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Thoughts on the Role of Lawyers in Society

April 12 is International Be Kind to Your Lawyer Day: . The day was initiated by Steve Hughes, who as a non-lawyer, works closely with many lawyers whom he has come to know and deeply appreciate. Lawyers, in common with other professionals in society, offer a valuable service in many different ways and to groups at every level of society and in both public and private sectors. It is important to acknowledge and thank those who provide a high level of service upon which modern society depends. The day also provides an opportunity to reflect upon the role of lawyers in society.


Firstly, it is important to realise that lawyers play different roles, many of which are only seen by those who directly benefit from their services. While the drama of the courtroom is emphasized in film and novels, no less important and far more prolific are the many services provided out of the limelight, but upon which both business and government depend.

Secondly, it should be noted that the role of a lawyer varies among countries. Nations have different legal systems and the rights, obligations and duties of lawyers will vary according to the legal system of which lawyers are a part. Even among legal systems in the same family, the roles played by lawyers might differ. For example, in the US much insolvency work is done by lawyers. In Australia (also a common law country) such work is done primarily by the accounting profession. In Australia, some states divide lawyer’s work into those roles performed by a solicitor or a barrister. However, in the US there is only one legal category of legal practitioner, though in practice lawyers will specialise. In China, lawyers in the public sector have played key roles in drafting the legislation, rules, and regulations that have provided the regulatory infrastructure for China’s economic growth and development. Similarly, China’s e-commerce growth and development has been greatly facilitated by lawyers who have designed the legal framework which provides sufficient certainty and flexibility to give consumers, traders and the many organisations behind the scenes in making it all work.

Thirdly, it is important to realise that the role of a lawyer in almost every society is undergoing significant change. The nature of legal services, new cost structures, new models of legal service delivery, greater flexibility in working practices and many other factors are threatening significant disruption to the nature of legal practice—a point powerfully made by Richard and Daniel Susskind’s recent book on the Future of the Professions (Oxford University Press, 2016).

Fourthly, one should mention the vital role that lawyers often play in preserving, promoting and protecting the Rule of Law in society. Lawyers are masters of process and the democratic processes of government require a vigilant legal profession for their protection. History is replete with examples of lawyers bravely speaking truth to power, especially when that power has gone beyond the bounds of law.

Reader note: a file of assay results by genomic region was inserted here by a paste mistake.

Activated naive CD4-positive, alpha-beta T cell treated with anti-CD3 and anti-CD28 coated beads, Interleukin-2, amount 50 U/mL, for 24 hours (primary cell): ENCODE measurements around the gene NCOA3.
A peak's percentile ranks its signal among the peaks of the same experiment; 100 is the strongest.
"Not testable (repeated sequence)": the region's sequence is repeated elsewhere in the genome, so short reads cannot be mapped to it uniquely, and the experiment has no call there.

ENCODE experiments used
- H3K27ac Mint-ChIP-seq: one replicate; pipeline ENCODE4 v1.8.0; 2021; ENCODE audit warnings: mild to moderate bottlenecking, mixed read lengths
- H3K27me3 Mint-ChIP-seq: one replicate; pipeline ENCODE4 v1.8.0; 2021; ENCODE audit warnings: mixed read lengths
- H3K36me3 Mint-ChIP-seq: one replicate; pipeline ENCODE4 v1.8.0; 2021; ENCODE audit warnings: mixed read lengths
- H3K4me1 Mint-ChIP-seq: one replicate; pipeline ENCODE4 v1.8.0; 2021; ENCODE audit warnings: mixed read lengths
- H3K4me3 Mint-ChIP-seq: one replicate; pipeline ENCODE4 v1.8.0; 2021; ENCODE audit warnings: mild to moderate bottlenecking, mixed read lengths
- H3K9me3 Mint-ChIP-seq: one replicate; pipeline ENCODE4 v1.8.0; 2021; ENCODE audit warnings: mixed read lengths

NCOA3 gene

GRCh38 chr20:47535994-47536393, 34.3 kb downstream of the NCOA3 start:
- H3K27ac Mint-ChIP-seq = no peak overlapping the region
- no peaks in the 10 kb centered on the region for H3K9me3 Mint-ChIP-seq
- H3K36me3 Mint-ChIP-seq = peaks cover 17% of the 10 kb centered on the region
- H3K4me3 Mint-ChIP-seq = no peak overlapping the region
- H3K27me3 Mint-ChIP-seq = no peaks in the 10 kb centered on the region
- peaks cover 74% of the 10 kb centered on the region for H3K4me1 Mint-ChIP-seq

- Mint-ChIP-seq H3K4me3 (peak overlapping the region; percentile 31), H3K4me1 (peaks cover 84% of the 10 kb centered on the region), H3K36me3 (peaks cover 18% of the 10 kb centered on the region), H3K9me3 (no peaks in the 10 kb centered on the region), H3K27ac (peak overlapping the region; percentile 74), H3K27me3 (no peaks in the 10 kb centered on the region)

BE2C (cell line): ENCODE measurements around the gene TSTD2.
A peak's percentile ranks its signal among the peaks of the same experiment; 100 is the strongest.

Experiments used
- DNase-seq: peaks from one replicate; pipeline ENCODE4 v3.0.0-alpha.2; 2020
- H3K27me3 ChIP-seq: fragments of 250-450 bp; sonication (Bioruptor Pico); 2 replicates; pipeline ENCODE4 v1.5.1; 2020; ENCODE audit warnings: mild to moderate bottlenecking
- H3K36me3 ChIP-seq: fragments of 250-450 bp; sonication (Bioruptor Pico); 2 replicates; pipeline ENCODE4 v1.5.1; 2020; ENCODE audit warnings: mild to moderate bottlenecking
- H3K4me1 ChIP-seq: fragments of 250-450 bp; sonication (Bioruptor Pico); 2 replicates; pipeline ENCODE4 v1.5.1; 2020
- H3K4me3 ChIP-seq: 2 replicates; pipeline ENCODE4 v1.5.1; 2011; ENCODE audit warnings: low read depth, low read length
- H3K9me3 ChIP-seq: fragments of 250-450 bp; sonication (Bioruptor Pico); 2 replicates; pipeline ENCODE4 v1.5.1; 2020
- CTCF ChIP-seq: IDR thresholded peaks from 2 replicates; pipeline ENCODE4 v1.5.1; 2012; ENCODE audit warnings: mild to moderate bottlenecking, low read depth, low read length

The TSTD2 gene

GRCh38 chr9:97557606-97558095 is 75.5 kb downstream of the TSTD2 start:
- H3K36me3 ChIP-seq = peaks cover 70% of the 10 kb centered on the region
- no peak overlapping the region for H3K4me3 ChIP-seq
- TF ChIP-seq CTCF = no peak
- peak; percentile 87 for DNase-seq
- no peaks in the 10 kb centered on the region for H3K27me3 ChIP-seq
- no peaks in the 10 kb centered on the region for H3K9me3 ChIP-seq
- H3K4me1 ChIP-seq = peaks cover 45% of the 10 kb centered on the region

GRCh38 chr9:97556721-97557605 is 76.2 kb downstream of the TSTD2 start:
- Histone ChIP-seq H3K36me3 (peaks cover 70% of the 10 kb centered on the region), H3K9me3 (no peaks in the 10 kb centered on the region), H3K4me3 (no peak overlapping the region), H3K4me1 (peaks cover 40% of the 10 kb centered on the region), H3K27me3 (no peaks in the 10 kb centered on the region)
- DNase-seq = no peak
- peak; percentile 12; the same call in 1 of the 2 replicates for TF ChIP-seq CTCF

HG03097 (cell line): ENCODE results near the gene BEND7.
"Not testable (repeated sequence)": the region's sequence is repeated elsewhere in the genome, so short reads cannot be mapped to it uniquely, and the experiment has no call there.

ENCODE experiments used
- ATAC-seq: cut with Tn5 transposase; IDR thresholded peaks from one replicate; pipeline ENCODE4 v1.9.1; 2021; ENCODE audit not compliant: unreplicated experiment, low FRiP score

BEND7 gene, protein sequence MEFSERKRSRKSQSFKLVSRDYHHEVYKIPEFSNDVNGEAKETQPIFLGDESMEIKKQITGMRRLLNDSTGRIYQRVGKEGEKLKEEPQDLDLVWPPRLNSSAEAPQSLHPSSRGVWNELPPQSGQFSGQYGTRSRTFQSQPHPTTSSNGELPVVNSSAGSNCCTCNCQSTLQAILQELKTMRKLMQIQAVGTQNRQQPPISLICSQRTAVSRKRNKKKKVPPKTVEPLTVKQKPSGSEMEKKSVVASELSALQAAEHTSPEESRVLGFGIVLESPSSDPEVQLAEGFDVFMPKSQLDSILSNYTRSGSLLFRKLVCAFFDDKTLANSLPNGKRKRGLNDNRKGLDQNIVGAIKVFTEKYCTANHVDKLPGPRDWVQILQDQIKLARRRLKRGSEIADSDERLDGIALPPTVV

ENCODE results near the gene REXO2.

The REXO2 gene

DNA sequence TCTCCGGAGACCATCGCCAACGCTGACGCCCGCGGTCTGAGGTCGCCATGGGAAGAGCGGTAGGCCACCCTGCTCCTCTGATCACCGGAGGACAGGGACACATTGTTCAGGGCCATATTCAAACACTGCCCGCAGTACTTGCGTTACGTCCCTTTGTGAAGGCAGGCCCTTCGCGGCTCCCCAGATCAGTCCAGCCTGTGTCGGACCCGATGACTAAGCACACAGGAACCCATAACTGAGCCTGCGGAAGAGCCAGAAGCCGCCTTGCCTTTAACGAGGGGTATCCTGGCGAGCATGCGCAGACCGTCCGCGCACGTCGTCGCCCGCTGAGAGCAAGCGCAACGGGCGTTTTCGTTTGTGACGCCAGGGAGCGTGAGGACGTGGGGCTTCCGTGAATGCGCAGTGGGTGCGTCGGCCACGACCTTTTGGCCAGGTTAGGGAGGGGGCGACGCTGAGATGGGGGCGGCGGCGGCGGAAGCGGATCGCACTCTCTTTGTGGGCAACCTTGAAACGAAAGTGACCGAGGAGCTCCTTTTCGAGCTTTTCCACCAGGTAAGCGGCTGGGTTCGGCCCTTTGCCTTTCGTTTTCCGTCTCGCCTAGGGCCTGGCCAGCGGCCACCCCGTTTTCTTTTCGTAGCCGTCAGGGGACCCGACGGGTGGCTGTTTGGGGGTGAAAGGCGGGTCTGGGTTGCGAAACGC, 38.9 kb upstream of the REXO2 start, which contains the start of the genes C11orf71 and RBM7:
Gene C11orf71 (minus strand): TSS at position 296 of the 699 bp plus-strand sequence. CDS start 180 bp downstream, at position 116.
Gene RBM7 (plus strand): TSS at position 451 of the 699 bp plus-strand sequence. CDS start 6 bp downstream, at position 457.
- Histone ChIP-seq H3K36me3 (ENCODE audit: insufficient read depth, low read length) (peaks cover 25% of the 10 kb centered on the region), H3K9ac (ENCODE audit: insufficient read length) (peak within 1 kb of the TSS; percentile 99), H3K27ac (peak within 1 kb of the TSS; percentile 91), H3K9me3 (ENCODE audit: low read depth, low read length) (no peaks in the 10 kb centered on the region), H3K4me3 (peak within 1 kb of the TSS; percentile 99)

Fifthly, lawyers also play an important role in promoting human rights and protection of the environment. This role is highlighted in the ‘Basic Principles on the Role of Lawyers Adopted by the Eighth United Nations Congress on the Prevention of Crime and the Treatment of Offenders, Havana, Cuba, 27 August to 7 September 1990:

Fifthly, excellent lawyers are effective communicators. Both in oral and written form they deploy language to draft detailed documents that enable transactions to be performed with confidence and clarity about who is to do what, by when, and under what circumstances. Such communication literally makes the world go round.

While Hollywood exalts in the battleground of the trial, the truth is that more often lawyers help to resolve disputes, the vast majority of which will settle out of court. As US President Abraham Lincoln urged:

“Discourage litigation. Persuade your neighbors to compromise whenever you can. As a peacemaker the lawyer has superior opportunity of being a good man. There will still be business enough.”

Sixthly, it must be recognised that while we should all be kind to professionals with whom we work, this is not to say that all is well with the legal profession. The reality is that legal expenses, in contrast to most other business expenses, have remained high. Many people cannot afford a lawyer. The law also remains alien to many people who feel alienated by its strange language and high degree of formality. The legal profession and judiciary remain dominated by males from the elite classes of society and unrepresentative of society as a whole. The law is becoming further and further behind advances in technology and can be slow to change and thus becomes an obstacle in redressing many problems that confront society.

Seventhly, not only is the role of a lawyer often not understood, but many members of the public have a low regard for lawyers. Sadly, lawyers have done a poorer job than accountants, for example, in evidencing and advocating the ‘value-ad’d that they bring to their clients and society as a whole.

US Supreme Court Justice, Louis D. Brandeis, wrote: ‘If we desire respect for the law, we must first make the law respectable.’ At their best however, lawyers have played leading roles in bringing about much needed change in society. Examples are the role of law in ending slavery and racial discrimination, bringing about consumer protection and promoting justice and equality. In a world that is growing ever more complex and crowded and facing many problems, society more than ever before needs lawyers who can step-up and be proactive in designing solutions that enable us to move forward together as we work constructively and peacefully and in accordance with the Rule of Law.

Dr Eugene Clark is Dean and Professor of Law, Sydney City School of Law.


12th April 2016